Kirkbi’s purchase of the Porter’s Wharf office marks its 3rd property investment in the UK capital
COPENHAGEN • The fund managing the wealth of the billionaires who own Lego AS wants to buy more London real estate.
Undeterred by Britain’s plan to exit the European Union (Brexit), the US$16 billion (RM61.92 billion) Kirkbi AS fund earlier this year bought the Porter’s Wharf office property in London’s King’s Cross district, marking its third real estate investment in the UK capital, it told Bloomberg.
“Some investors, including us, are a bit nervous about the development in the UK,” Soren Thorup Sorensen, Kirkbi’s CEO, said by phone. “But there are areas in London that aren’t linked to the financial sector.”
The Lego fund’s latest purchase is in an area dominated by technology, media and telecommunications companies, which Sorensen is betting will probably be less exposed to the exodus that may hit the London banking community once Brexit takes effect. Sorensen also said Kirkbi is big enough to sit out the short-term jolts stemming from the uncertainty surrounding the UK’s depature.
Buying up London property fits into the Lego fund’s overall goal of expanding its real estate portfolio, which grew 14% last year to US$1.2 billion.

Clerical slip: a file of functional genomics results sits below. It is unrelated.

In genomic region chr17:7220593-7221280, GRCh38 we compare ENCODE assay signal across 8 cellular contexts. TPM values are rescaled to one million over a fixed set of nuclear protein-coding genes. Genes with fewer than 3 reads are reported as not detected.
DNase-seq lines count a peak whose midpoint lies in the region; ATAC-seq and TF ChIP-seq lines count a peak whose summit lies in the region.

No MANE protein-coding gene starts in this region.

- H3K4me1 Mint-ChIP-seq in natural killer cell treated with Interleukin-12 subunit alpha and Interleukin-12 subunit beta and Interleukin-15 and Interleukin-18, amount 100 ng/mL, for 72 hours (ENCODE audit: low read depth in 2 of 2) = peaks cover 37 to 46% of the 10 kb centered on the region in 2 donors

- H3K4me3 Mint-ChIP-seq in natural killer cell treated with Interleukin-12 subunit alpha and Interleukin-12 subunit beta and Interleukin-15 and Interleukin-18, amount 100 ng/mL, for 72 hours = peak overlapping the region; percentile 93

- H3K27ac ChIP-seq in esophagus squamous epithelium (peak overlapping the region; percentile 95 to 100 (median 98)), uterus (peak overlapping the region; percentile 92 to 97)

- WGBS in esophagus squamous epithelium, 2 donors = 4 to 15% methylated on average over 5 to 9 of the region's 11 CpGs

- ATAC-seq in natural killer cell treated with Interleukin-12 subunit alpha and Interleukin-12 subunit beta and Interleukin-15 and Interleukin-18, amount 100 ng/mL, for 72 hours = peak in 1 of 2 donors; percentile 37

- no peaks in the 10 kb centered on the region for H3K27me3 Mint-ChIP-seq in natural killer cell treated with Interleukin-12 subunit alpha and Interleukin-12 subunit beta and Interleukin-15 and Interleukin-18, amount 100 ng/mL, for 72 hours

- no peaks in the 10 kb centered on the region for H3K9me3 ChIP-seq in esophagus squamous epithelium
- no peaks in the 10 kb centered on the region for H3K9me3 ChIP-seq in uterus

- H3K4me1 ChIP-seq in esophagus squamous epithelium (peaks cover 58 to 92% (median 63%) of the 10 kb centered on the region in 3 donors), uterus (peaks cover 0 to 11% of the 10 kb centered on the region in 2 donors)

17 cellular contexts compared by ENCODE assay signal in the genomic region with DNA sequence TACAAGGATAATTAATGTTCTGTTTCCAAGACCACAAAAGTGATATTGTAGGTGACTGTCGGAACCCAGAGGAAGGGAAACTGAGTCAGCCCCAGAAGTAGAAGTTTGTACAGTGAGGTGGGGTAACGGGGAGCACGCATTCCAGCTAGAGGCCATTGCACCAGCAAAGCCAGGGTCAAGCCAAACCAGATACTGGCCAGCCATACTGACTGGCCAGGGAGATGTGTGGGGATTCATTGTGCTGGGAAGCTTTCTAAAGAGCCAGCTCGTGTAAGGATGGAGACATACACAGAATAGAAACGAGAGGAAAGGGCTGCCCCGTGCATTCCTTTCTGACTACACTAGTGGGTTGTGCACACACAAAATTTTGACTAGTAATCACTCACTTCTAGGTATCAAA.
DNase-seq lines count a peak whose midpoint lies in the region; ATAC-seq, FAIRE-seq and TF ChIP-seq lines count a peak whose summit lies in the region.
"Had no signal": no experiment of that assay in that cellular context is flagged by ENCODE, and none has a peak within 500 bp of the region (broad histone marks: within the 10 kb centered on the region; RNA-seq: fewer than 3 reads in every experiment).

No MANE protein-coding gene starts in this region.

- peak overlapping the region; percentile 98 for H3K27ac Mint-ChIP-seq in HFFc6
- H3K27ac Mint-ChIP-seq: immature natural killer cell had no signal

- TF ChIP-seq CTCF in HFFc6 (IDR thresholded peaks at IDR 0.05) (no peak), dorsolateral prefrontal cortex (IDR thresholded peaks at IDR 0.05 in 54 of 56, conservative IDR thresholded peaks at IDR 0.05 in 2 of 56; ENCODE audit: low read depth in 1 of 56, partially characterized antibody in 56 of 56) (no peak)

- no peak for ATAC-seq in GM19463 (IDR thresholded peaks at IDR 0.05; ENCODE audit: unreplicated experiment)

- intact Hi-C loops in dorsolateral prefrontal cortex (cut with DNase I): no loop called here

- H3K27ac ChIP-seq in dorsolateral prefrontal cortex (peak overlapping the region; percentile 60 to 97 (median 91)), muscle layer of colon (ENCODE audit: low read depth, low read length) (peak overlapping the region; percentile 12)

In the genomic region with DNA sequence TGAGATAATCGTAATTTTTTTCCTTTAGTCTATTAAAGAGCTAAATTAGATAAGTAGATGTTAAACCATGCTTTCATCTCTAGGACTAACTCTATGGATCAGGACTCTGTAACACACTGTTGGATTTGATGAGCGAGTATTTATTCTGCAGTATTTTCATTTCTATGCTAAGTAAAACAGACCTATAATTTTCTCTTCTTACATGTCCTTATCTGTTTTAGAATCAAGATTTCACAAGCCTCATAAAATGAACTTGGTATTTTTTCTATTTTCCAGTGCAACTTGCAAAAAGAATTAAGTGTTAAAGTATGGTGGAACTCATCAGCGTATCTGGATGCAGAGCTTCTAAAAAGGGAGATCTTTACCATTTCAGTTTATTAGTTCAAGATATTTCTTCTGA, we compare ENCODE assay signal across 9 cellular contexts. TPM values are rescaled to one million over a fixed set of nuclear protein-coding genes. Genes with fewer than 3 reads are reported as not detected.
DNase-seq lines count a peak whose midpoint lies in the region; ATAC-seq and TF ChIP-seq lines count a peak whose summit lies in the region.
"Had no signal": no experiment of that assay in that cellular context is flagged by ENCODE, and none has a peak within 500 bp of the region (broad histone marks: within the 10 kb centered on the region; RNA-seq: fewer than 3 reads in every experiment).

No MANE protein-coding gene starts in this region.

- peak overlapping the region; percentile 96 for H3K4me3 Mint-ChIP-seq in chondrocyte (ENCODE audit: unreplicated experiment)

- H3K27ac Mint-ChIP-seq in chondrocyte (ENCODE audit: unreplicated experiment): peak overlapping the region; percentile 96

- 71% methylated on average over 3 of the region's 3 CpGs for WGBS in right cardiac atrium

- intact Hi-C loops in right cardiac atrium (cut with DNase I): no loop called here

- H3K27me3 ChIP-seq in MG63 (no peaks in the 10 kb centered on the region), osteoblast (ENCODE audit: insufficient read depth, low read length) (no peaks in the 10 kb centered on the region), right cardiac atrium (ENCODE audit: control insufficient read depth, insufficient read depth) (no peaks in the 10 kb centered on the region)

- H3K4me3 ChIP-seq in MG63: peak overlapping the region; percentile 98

“We very much hope we wi ll do more in 2018,” Sorensen said. “We will look at Germany, Switzerland and the UK.
“There may be more uncertainty in 2018 than we have seen in many years, but that also means that someone like us will be able to make good long-term investments,” he said. The fund, based in western Denmark, prefers properties it can develop, he said.
Kirkbi chairman Kjeld Kirk Kristiansen, the grandson of Lego founder Ole Kirk Kristiansen, is Denmark’s secondrichest man thanks to the popularity of the plastic bricks that have long been a staple of children’s toy boxes. According to the Bloomberg Billionaires Index, he’s worth about US$5.3 billion. Kirk Kristiansen recently handed more control to his children Agnete Kirk Thinggaard, Sofie Kirk Kristiansen and Thomas Kirk Kristiansen, who each have a fortune of about US$4.9 billion.
The fund also owns properties in Denmark, but doesn’t see much potential for more investment there in the near term.
“The property market in Copenhagen has seen a lot of demand, so we think it’s difficult to find projects that will give the returns that we want,” Sorensen said.
Kirkbi’s main assets are a 75% stake in closely held Lego, as well as the toymaker’s trademarks. It also has a 30% stake in Merlin Entertainments plc (which operates the Legoland parks), stakes in Danish firms ISS AS and Falck AS, as well as other stocks and bonds.